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BioMed Research International
Volume 2016 (2016), Article ID 6896279, 6 pages
http://dx.doi.org/10.1155/2016/6896279
Research Article

Paediatric Tuberculosis at a Referral Hospital in Istanbul: Analysis of 250 Cases

1Department of Pediatrics, Faculty of Medicine, Bezmialem Vakıf University, Istanbul, Turkey
2Department of Pediatrics, Bakirkoy Sadi Konuk Educational and Research Hospital, Istanbul, Turkey
3Department of Pediatrics, Private Liv Hospital, Istanbul, Turkey
4Department of Pediatrics, Kanuni Sultan Suleyman Educational and Research Hospital, Istanbul, Turkey

Received 15 December 2015; Revised 30 March 2016; Accepted 3 May 2016

Academic Editor: Frederick D. Quinn

Copyright © 2016 Ozden Turel et al. This is an open access article distributed under the Creative Commons Attribution License, which permits unrestricted use, distribution, and reproduction in any medium, provided the original work is properly cited.

Abstract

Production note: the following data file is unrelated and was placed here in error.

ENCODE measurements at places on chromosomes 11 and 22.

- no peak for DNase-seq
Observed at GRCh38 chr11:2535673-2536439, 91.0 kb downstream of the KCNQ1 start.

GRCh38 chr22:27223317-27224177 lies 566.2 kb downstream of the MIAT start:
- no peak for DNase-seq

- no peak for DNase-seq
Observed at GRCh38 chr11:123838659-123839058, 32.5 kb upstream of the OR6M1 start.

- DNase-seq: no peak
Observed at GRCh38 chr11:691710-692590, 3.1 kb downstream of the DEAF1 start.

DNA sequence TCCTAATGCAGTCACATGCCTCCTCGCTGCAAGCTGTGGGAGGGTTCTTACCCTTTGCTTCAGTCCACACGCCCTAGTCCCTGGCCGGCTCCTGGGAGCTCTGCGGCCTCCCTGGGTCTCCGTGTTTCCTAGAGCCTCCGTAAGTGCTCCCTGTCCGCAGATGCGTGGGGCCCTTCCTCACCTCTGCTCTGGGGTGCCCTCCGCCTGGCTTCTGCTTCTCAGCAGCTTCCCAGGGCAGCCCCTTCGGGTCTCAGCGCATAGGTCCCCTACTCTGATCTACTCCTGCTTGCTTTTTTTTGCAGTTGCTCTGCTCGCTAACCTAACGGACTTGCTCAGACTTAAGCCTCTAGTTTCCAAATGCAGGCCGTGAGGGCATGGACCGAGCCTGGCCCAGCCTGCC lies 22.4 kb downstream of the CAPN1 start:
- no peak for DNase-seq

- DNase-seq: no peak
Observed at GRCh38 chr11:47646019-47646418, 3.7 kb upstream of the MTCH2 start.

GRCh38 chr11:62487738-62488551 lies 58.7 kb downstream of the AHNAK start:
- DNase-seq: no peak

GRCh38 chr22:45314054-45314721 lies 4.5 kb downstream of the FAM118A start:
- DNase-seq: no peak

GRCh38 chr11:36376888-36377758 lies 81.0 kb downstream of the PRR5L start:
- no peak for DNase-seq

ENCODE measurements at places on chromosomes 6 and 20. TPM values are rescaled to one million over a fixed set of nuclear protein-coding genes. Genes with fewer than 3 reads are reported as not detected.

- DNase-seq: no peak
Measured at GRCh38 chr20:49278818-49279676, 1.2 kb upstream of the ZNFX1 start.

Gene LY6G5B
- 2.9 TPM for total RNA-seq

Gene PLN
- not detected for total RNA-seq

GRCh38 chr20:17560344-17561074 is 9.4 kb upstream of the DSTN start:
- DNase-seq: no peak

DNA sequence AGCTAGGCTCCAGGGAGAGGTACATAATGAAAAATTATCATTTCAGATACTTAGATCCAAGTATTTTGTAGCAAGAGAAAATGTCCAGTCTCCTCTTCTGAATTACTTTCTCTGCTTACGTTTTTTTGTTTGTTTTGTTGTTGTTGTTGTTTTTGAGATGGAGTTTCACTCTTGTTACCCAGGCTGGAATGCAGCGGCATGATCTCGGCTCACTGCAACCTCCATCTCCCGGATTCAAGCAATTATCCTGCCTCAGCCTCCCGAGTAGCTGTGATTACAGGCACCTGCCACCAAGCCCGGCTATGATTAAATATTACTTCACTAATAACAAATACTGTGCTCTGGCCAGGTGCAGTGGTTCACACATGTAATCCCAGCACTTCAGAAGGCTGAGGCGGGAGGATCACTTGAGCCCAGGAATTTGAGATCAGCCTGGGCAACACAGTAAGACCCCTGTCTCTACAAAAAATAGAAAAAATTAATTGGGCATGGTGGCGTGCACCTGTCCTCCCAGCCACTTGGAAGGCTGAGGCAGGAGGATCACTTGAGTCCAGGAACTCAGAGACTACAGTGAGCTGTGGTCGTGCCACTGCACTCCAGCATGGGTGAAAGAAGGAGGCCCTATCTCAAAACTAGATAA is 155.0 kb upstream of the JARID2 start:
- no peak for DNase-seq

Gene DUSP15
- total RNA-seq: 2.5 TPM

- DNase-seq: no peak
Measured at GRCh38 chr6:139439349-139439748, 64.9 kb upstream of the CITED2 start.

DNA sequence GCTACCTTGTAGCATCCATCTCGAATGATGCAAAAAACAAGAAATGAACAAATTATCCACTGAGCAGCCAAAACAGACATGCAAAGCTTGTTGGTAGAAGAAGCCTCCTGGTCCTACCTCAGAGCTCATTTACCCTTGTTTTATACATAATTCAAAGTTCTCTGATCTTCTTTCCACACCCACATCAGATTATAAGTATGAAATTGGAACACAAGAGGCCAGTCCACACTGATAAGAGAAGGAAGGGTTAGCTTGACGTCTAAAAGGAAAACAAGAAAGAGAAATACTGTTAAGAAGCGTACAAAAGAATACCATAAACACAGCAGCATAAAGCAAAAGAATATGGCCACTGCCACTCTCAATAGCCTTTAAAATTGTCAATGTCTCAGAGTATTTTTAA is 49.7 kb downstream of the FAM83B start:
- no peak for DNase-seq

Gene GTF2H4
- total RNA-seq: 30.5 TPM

Background. Tuberculosis (TB) still remains a growing public health problem globally. TB in children is often diagnosed clinically. Methods. We conducted a retrospective chart review of children with TB from November 2004 through December 2010 to determine the appropriateness of using contact history and diagnostic testing. Results. A total of 250 children with TB were identified. One hundred and sixty-two children had only pulmonary disease while 39 had features of both extrapulmonary and pulmonary TB. Mean age was 7.8 years. Thirty-six patients had known contacts. The index case/cases were first-degree relatives in 75%. Sixteen patients who were symptomless were yielded by contact investigation of newly identified TB cases. Tuberculin skin test positivity was 53.3%. Acid-fast bacilli smear positivity was 13.1%, and culture positivity was 18.7%. Twenty-six patients had histopathology of nonrespiratory specimens (lymph nodes and other tissues) showing granulomatous inflammation and caseous necrosis consistent with TB. Conclusions. Presence of contact history directed us to search for TB in children with nonspecific symptoms even if physical examinations were normal. Some children who were close contacts to TB cases were identified to have TB before development of symptoms.